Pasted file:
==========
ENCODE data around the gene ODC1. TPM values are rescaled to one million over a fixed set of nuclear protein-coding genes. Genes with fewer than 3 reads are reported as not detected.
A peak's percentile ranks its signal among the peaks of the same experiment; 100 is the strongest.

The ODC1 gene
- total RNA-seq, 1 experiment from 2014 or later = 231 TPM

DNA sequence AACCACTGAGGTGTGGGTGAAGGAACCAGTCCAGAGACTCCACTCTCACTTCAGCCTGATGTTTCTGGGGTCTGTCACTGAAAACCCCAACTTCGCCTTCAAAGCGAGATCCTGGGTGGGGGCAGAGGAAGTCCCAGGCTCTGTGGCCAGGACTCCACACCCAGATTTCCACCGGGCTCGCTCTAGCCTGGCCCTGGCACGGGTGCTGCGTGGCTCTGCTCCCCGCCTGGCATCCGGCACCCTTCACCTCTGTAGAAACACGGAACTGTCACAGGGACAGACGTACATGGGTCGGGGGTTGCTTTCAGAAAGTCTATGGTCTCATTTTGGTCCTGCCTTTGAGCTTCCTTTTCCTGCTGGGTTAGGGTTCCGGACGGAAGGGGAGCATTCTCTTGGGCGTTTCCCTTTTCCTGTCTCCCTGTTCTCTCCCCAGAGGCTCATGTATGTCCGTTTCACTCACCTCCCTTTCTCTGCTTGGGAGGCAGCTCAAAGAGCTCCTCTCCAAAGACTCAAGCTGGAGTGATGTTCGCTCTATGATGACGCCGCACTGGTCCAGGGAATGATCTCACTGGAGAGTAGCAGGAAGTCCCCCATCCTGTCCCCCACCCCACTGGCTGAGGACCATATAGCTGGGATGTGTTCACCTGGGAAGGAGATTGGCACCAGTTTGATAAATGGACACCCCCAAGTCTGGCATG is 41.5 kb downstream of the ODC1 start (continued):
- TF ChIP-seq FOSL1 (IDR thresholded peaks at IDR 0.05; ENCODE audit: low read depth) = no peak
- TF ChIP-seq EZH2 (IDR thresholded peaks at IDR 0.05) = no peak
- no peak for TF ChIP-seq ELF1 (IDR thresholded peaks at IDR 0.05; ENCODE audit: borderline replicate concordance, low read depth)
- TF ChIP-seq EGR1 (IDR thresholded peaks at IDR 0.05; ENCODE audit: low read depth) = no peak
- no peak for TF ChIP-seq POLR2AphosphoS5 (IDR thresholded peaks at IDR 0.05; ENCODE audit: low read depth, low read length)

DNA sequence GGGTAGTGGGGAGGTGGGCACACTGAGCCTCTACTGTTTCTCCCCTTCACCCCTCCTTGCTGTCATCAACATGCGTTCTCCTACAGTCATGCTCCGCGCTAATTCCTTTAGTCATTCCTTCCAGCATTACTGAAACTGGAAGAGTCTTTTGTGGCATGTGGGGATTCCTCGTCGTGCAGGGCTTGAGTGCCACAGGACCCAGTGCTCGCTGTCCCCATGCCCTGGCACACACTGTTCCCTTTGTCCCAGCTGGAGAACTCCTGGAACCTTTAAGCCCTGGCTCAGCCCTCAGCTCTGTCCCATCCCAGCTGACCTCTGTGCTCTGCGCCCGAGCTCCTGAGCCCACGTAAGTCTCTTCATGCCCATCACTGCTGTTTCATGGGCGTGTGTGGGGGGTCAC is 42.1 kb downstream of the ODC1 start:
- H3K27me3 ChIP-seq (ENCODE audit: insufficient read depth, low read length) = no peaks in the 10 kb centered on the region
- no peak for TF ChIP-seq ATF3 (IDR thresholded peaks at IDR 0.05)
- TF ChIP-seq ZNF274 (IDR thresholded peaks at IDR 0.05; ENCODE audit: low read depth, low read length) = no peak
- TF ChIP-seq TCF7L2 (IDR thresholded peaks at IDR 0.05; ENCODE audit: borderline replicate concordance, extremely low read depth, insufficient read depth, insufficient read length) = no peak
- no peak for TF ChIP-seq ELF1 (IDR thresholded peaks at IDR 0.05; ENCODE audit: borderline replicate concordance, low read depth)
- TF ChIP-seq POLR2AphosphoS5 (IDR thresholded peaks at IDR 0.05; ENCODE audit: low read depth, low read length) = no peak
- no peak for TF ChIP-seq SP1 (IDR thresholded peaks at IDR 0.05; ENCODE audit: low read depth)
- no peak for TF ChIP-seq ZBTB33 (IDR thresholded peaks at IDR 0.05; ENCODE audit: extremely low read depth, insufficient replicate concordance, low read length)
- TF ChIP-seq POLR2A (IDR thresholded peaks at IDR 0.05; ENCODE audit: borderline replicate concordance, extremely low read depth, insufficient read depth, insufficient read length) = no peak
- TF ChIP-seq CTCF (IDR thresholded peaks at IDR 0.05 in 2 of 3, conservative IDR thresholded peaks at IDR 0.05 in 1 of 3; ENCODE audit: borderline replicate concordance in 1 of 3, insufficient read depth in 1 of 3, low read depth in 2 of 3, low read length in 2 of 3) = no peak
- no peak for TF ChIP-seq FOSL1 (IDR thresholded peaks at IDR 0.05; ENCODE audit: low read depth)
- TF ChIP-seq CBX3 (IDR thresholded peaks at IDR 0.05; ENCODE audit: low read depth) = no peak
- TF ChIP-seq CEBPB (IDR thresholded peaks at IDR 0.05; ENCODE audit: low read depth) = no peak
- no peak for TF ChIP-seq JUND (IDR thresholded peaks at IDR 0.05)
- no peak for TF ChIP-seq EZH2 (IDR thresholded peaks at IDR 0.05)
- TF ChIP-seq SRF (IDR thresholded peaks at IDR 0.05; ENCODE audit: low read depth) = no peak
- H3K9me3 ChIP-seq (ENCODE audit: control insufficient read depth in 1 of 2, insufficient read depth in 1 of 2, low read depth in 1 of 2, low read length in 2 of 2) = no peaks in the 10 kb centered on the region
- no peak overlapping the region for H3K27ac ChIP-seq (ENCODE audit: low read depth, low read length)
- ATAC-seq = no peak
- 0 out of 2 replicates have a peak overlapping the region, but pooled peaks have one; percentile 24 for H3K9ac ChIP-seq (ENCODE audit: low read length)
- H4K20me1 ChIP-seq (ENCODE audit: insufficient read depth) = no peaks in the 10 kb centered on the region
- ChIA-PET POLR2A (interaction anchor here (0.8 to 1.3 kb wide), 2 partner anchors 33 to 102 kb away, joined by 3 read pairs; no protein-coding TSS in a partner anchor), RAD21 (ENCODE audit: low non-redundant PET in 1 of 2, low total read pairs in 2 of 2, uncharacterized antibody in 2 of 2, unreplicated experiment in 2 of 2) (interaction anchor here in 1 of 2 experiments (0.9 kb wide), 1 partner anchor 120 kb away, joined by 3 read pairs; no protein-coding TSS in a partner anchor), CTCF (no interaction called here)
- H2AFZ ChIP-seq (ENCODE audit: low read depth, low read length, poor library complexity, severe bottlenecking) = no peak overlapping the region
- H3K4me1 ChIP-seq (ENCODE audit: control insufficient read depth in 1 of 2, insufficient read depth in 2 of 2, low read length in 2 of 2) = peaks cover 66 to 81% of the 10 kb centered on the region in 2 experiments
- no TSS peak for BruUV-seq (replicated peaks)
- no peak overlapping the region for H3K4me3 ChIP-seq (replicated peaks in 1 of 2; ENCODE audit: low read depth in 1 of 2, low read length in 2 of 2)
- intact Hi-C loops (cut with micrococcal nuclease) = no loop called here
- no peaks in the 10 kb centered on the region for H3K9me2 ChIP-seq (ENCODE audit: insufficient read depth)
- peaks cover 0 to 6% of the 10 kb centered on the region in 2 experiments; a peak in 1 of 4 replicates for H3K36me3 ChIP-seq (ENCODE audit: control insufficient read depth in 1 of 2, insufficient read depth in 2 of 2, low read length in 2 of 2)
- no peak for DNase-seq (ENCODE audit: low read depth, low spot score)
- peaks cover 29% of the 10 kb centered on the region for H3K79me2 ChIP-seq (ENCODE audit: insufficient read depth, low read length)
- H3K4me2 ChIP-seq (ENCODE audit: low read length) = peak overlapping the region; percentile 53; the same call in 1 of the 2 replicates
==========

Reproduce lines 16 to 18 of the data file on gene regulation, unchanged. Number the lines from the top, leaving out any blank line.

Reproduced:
- no peak for TF ChIP-seq ELF1 (IDR thresholded peaks at IDR 0.05; ENCODE audit: borderline replicate concordance, low read depth)
- TF ChIP-seq POLR2AphosphoS5 (IDR thresholded peaks at IDR 0.05; ENCODE audit: low read depth, low read length) = no peak
- no peak for TF ChIP-seq SP1 (IDR thresholded peaks at IDR 0.05; ENCODE audit: low read depth)